Bottom up

One of the key challenges for memetic thinkers was linking original artifacts to historical developments. They just didn’t have a good “fossil record” of original memes. Kilroy was the exception.

The “Kilroy was here” graffiti left behind by U.S. soldiers was a traceable example of a viral meme from its emergence.

Kilroy is in this video.

Though Kilroy’s run as a cultural phenomena seems to be over, the meme is still an excellent example of bottom-up dissemination. It was the soldiers (not the leaders) who loved and spread Kilroy organically.

“Kilroy Was Here [is] an example of a pre-internet meme with the kind of cultural replication that happens on the internet.”

Because Internet (240)

If the Internet, especially social media, seems chaotic and ridiculous it’s because it is. There is no controlling authority. No gatekeepers. No grammar books. The connections, ideas and content populating social media feeds (including memes) are products of the great connected masses doing whatever strikes our fancy. It’s a beautiful thing to behold.

Understanding Internet Memes

Today’s memes often defy explanation, but that doesn’t stop us from trying.

Making sense of crowd noise.

Focusing on what we do rather than searching for intent, Lemor Shifman looks at how memes are produced and identifies “Two main repackaging mechanism of memes on the web: mimicry and remix” (Memes in Digital Culture, p. 30). Google any famous meme and you’ll see this process at work — the same photos are repurposed over and over until the original meaning is often lost. This straightforward analysis links meme generation to other forms of communication. How we write, for example.

Meme-generators like IMG-Flip and LiveMeme present users with pre-loaded, popular images and the ability to add their own original copy. This process simplifies, automates and drives “mimicry and remix.” To understand memes, look at how the technology guides the output as a great starting point.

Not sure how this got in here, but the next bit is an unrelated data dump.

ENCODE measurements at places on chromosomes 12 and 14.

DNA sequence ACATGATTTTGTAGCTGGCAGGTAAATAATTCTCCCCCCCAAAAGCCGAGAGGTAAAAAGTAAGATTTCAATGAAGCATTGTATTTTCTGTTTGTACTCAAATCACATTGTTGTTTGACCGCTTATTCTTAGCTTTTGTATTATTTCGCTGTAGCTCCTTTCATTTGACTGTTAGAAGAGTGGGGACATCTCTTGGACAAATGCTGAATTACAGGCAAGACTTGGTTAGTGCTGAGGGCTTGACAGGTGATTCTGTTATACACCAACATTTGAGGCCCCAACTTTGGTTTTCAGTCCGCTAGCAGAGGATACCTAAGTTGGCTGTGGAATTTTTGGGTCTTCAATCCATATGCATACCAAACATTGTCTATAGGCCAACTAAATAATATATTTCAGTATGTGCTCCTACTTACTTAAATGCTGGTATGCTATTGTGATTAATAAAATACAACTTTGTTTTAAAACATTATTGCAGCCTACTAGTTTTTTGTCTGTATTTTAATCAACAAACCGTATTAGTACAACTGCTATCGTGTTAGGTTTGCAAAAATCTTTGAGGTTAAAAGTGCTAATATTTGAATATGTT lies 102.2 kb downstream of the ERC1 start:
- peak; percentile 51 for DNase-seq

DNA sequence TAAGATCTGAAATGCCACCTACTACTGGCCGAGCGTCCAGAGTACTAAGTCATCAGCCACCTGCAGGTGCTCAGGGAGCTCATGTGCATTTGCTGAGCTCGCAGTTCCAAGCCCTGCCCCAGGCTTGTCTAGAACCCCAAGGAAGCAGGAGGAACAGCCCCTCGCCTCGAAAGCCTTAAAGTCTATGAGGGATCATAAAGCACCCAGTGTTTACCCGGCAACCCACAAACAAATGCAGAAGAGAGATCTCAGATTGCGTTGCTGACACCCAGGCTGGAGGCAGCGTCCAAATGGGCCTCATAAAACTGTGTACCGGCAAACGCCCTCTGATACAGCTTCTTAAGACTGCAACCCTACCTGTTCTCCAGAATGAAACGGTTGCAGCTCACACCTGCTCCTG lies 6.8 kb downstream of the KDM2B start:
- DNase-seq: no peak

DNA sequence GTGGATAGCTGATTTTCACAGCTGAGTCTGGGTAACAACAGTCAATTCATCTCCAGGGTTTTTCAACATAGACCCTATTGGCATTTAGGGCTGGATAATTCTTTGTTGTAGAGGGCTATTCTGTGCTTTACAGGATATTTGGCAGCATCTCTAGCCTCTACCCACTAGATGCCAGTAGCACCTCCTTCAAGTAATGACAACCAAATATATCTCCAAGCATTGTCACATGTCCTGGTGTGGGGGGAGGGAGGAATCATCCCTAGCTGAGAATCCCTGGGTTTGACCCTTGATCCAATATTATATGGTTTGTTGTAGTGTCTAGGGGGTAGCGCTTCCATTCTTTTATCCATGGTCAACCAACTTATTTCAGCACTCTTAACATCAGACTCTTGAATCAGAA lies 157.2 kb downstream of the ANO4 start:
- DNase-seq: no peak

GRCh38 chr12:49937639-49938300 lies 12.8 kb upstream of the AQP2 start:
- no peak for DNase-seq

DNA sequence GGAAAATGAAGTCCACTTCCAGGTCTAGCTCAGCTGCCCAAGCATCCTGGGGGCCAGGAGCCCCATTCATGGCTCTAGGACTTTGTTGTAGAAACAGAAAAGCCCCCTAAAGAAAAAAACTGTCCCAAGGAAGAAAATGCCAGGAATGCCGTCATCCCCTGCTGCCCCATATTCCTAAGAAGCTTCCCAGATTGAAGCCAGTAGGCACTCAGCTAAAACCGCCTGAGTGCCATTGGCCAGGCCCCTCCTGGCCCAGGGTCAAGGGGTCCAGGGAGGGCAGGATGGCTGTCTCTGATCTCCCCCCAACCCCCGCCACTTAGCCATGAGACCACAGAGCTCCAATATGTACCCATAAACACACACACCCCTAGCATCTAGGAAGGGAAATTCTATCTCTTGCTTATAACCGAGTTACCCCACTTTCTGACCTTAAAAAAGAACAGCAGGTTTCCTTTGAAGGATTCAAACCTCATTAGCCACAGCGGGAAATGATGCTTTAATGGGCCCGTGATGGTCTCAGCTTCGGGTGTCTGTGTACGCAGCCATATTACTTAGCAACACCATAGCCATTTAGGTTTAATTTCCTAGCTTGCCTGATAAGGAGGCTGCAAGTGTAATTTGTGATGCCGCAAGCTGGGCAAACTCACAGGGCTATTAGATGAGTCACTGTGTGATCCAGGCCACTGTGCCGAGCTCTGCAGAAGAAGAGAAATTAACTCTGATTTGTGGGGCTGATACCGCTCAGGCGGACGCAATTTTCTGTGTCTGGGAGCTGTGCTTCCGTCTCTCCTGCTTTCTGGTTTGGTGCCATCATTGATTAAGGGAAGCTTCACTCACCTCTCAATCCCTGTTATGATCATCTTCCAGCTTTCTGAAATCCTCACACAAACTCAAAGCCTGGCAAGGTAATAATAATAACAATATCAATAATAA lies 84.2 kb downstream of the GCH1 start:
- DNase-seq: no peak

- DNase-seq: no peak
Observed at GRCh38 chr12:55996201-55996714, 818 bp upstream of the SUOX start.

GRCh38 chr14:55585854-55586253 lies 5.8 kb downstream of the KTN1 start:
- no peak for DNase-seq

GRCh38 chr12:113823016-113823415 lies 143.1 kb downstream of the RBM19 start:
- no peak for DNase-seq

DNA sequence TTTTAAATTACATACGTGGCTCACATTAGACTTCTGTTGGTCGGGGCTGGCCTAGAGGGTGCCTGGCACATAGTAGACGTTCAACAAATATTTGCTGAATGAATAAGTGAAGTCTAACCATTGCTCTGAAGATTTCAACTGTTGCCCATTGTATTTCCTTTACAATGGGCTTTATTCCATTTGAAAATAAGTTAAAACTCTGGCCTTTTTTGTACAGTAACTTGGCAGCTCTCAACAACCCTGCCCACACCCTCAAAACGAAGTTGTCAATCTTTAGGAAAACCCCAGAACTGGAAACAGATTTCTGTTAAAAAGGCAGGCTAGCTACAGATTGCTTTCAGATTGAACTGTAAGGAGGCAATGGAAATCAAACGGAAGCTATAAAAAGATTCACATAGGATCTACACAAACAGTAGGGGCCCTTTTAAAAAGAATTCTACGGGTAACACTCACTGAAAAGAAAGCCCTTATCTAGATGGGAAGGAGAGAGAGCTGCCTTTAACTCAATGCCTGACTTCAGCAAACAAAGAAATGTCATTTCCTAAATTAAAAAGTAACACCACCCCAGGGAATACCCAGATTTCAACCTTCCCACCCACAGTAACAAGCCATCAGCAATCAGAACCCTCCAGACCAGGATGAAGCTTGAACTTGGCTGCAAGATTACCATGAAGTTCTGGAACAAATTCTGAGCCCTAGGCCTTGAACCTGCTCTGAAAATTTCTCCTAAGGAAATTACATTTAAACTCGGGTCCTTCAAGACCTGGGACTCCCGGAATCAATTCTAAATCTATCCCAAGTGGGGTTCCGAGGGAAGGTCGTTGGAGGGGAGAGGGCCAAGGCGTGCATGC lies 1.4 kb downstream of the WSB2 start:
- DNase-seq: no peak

Unfortunately, some scholarly writers stretch credulity a bit as they attempt to apply their respective fields to “meme studies.” (lol) When Cognitive Linguisticians Zinner and Geeraerts’ attempt to decipher the constructive act of choosing a photograph and writing meme copy, they get stuck on trying to understand how humor works. The real humor is in their analysis:

“Anti-joke chicken.”

“As [anti-joke chicken] reveals, some of these image macros only truly make sense –- or at least receive an additional layer of interpretation –-when the recipient is aware of the name of the meme – or perhaps more accurately, the overall meaning of the meme that is captured by the name. ‘Sudden Clarity Clarence’, for instance, expresses the fact that any instance of the meme in question needs to be read in terms of an unexpected (though not necessarily deep or crucial) insight. In the theoretical framework of Construction Grammar, this links up with the non-compositionality of constructions: their conventional meaning is more than the simple sum of their parts.” 

Zinner and Geeraerts, p 177

Aneeq Ejaz asks if memes are new form of literature, seeing them as a means of “transcultural expression [in a] hyperconnected world.” Maybe, but Ejaz’ critical interrogation of memes that “project emotions onto animals, like the famous Grumpy Cat,” feels a bit forced.

I wonder what code-shifting strategies Hipster Kitty is using to regain her lost feline/feminine agency?

She’s so snatched.

Even amateurs want in on the action on sites like Know Your Meme. Know Your Meme is a crowd-sourced collaboration “that researches and documents Internet memes and viral phenomena.” Sounds a little too X-files to me.

The truth is out there.

Silly, Clever, Unpredictable

To me, the joy of memes is that they bubble up from the vox populi. Who cares if they make little sense? Or if they don’t have any lasting value? Or if they can be at times ignorant, crude or patently false? Memes are made by we the people, who often make little sense.

Internet memes are glorious because they are free expression and because (like Kilroy) they rise spontaneously from the crowd, unlike the dogma produced by thought leaders and gatekeepers.

The best way to “get” memes is to make memes. I’d love to see you use the meme generators above to make and post an original meme on the comment section of Smith’s LinkedIn page .

Next in this series, we’ll look at Emoji.

Sources:

Ejaz, A. Are Internet Memes a New Form of Literature?” Quillette. November 28, 2016: https://quillette.com/2016/11/28/are-internet-memes-a-new-form-of-literature/